Porta Vittoria (now gone, just a piazza) was so named after the battles that took place there during the Five Days of Milan, the violent conflict which saw the Milanese finally victorious in ridding the city of the Austro-Hungarian occupation and army. So far, fairly standard name and naming practice.
Prior to this, however, this gate into the medieval city walls was called Porta Tosa, which translates roughly as the “Door of the Shaving lady” or “..of She who Shaves.”
Yes.. ahem.. slightly different naming protocol here.
Legend has it that it got its name after the Milanese delegation to the Eastern Emperor in Constantinople was refused their requests for financial assistance following Frederick Barbarossa’s sack of Milan in 1162. Out of spite, the Milanese affixed the marble bas-relief to this Easternmost and thus Constantinople-facing porta as an insult to the Eastern Emperor.
Another story holds that the porta was so named during one of Barbarossa’s many sieges of the city. Vastly outnumbered, the Milanese apparently knew that the next day the city would fall. However, that morning a young Milanese woman climbed to the ramparts of the porta at dawn, faced Barbarossa’s waking army (camped outside of the city walls), hiked up her skirt for all the troops to see, and began to shave herself. Completely awestruck and certainly with battle and fighting no longer on their minds, they promptly dropped their weapons then and there, abandoned camp, and took the road home.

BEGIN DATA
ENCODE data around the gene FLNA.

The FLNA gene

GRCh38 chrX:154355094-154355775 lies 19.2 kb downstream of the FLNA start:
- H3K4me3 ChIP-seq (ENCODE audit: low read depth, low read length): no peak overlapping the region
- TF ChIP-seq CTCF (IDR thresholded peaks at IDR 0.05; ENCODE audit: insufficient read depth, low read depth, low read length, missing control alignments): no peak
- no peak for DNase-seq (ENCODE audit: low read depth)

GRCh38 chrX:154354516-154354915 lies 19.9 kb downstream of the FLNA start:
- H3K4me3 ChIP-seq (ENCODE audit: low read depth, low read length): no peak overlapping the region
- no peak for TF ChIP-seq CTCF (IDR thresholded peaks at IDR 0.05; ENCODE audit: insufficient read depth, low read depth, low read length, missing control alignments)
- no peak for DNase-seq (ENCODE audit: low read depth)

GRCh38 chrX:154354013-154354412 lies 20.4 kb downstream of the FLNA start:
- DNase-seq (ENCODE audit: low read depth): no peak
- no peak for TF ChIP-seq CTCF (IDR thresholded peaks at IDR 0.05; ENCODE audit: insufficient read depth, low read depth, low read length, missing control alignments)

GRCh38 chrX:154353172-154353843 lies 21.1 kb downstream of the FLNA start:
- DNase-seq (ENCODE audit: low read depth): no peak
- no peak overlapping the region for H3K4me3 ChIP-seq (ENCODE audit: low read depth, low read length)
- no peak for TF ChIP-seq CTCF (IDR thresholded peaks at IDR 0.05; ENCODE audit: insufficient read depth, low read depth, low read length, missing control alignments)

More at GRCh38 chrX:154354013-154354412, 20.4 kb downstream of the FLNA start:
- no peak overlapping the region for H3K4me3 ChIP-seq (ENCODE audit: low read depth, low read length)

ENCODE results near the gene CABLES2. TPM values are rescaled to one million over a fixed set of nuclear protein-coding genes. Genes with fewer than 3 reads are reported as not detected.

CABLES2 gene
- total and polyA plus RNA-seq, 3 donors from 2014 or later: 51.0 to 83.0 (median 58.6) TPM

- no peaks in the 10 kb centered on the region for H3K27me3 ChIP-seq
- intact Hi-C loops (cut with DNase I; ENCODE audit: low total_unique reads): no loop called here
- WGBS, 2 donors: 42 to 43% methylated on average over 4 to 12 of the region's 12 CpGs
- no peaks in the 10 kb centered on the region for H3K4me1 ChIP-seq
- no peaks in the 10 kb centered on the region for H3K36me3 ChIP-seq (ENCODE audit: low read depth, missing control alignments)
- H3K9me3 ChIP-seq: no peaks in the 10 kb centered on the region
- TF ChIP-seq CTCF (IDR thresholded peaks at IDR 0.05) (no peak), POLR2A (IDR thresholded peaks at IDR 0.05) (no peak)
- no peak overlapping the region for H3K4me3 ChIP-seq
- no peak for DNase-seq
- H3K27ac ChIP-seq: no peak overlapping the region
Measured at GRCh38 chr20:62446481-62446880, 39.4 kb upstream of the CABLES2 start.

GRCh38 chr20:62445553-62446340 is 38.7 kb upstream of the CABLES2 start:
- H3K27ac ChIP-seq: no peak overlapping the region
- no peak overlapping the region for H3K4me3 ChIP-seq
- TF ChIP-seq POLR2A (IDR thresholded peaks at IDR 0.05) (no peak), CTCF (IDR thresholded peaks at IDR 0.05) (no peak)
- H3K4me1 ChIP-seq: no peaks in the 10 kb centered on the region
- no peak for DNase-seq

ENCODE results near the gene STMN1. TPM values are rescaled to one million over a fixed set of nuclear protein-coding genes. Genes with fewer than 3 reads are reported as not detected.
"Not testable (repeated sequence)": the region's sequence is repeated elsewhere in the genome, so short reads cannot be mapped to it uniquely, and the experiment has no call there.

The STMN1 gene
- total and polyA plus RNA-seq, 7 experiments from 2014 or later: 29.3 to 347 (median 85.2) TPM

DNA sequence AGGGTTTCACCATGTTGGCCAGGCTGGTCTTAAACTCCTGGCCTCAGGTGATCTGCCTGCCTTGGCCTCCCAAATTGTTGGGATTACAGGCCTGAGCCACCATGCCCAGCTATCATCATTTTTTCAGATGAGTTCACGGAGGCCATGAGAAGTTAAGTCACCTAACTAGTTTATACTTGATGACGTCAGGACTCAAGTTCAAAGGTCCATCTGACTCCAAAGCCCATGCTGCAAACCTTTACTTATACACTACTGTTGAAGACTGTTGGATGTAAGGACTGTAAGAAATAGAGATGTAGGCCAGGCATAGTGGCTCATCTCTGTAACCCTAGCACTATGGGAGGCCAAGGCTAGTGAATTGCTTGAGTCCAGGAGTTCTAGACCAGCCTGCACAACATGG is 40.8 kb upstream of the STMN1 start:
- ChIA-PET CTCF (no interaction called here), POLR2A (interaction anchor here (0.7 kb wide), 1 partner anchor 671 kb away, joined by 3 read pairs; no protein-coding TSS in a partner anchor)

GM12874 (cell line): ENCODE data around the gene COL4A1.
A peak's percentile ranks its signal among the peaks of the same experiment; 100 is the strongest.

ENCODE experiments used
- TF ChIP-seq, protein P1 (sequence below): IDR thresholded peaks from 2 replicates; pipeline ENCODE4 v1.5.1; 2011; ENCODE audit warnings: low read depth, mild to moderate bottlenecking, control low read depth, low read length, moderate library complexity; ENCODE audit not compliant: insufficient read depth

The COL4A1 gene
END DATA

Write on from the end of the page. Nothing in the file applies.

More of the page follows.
What we do know for sure is that the bas-relief is from the 12th century, probably an example of the Northern Italian Celtic apotropaic tradition of creating effigies to ensure good luck/health and to ward off evil/disease. Obviously much too controversial for 15th century Milanese Christian sensibilities, it was removed from the porta by Cardinal Borromeo, and is now visible in the museum of the Castello Sforzesco in town.
Just a piece of stone… right?